Digital masks are the next big thing in online fraud. Watch out, because they're hard to protect against.
Online fraud detection mainly involves looking for discrepancies. Noticing things that don't fit the pattern. For example, maybe a user has always signed in from the same IP address between the hours of 6pm and 9pm. Then you see the user sign in from a new IP address at 3am. That's suspicious, and there's a good chance it's fraud. This is how fraud is usually identified, using machine learning algorithms.
But what if a fraudster was more sophisticated than that? What if a fraudster replicated the usual IP address and sign in time? It's possible for a fraudster to replicate every characteristic of a real user. It's also possible for all the characteristics of a real user to be packaged up into a file for fraudsters to load up as their own digital identity. Security researchers call that a "digital mask."
According to IEEE:
Digital masks are unique combinations of a user’s device fingerprint ... and their personal behavioral attributes... The unique complexity of each user plays a key role in cybersecurity today, with companies relying on machine learning–based algorithms to weed out fraudulent transactions.
These masks can be purchased online. They vary in how complete they are. A mask with only few details (IP address and typical sign in times) might sell for a few dollars. A mask with lots of details, including email account access and a credit card number, might sell for a hundred dollars. In many cases these masks are downloadable files. You can load one into your browser to instantly change your digital appearance to look like your target. This level of sophistication difficult to combat:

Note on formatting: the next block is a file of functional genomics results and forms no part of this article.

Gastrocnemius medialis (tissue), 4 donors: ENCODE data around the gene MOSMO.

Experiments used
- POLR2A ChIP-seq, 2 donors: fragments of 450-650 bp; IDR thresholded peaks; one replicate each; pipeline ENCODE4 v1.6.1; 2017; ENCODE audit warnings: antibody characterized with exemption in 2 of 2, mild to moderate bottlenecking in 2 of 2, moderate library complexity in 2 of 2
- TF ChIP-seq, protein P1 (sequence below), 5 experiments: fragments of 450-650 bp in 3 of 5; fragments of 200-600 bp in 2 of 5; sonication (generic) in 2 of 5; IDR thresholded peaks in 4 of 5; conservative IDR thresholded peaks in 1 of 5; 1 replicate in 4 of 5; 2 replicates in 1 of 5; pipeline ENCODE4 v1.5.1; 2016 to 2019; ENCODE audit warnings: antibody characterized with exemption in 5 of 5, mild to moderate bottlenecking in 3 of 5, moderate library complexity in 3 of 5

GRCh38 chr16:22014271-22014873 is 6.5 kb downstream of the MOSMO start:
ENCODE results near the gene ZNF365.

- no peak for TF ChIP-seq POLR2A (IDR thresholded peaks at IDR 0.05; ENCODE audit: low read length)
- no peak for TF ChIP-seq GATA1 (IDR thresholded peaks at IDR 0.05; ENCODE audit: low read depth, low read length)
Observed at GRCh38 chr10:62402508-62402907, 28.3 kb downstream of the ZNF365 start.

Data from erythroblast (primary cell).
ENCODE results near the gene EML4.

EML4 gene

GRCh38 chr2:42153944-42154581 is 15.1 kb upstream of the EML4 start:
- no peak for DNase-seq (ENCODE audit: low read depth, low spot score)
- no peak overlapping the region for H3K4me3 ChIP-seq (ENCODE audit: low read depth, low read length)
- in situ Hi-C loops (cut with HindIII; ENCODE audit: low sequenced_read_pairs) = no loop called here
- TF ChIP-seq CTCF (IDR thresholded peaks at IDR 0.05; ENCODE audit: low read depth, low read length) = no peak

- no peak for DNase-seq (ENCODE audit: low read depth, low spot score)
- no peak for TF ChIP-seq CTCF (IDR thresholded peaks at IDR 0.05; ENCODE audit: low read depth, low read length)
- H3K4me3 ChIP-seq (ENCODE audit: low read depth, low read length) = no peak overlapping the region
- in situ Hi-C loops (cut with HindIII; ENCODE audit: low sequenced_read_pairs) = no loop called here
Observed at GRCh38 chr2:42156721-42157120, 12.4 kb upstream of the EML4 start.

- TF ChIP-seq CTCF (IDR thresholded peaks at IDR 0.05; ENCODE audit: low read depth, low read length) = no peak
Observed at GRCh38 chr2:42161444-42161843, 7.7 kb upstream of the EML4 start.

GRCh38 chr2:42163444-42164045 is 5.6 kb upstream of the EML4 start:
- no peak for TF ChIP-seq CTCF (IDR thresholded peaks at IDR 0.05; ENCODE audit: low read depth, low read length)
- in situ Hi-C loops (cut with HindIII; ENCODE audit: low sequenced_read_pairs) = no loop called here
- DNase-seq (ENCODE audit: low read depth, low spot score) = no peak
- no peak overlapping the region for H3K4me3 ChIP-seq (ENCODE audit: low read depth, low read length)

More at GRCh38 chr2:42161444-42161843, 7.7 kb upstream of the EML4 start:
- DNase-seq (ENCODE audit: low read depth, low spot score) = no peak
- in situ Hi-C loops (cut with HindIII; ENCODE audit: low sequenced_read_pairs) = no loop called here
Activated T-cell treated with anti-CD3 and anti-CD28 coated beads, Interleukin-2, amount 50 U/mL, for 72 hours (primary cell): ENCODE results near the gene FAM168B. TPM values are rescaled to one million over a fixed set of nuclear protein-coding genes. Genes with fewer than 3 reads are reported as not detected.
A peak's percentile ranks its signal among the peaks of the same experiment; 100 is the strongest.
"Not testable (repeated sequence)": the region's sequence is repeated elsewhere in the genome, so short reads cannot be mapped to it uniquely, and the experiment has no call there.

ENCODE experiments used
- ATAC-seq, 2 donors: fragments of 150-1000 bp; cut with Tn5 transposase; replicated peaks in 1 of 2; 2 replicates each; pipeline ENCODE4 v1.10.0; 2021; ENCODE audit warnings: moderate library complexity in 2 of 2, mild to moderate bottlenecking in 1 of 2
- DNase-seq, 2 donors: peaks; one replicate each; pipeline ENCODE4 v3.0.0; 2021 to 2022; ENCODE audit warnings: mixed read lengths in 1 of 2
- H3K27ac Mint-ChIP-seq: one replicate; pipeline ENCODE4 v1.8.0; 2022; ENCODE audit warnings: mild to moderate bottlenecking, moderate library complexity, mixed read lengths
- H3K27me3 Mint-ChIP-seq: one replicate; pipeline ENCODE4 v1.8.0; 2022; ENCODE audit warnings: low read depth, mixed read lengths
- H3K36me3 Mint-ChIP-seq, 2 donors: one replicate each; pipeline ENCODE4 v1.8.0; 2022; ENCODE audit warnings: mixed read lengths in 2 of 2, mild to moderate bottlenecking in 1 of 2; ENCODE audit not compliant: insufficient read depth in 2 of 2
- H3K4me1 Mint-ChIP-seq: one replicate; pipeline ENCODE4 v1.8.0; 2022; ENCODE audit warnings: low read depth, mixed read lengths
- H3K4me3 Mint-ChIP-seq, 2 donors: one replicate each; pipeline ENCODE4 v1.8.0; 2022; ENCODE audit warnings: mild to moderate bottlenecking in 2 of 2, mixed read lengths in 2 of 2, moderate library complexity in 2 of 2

“We see a clear trend of carding fraud increasing around the world,” says Sergey Lozhkin, a senior security researcher with Kaspersky Lab’s Global Research & Analysis Team, “[but] while the industry invests heavily in anti-fraud measures, digital doppelgängers are hard to catch.”
So far GunTab is successfully protecting against digital masks. We wanted to share some tips on how we're doing it. Our strategy involves layering protections:
- Analyzing user behavior both manually and using a variety of third-party tools
- Engaging with users that exhibit abnormal behavior
- Holding funds in escrow until delivery is confirmed
In other words, GunTab is very proactive in protecting against fraud. We aren't shy about manual interventions like social media searches and phone calls. Yes, manual interventions are more expensive and difficult than automated flags. But machine learning algorithms can only go so far – and less far than usual, when pitted against digital masks.
GunTab also uses common fraud obstacles like bank account verifications and ID submissions. These are hurdles that are fairly easy for real users to jump, but fairly hard for fraudsters. For particularly suspicious transactions they can be enforced in series. However, while these hurdles are challenging and demoralizing for fraudsters, they can be the same for authentic users who accidentally raised our suspicion. (For example, maybe our user was up at 3am while taking care of a baby.) We try to be very careful not to interfere with all our legitimate buyers and sellers. We see fraudsters a bit like terrorists – they win if they stop honest folks from doing business, and we refuse to let them win.
We are happy to say that since our first transaction in 2015 we've managed to be 100% successful in protecting our users from fraud. We are really proud of that, and we're hugely thankful for all our great users who helped make that possible. But we think it is critical to stay proactive with security technology and processes. If there is one lesson to take from the advent of digital masks, it is that fraudsters are always innovating, so we must always be doing the same.
If you have found success combatting online fraud, especially of the sophisticated "digital mask" variety, please share your tips below. And if you are a consumer, please do everything you can to keep your identity secure. That's for your sake as well as ours!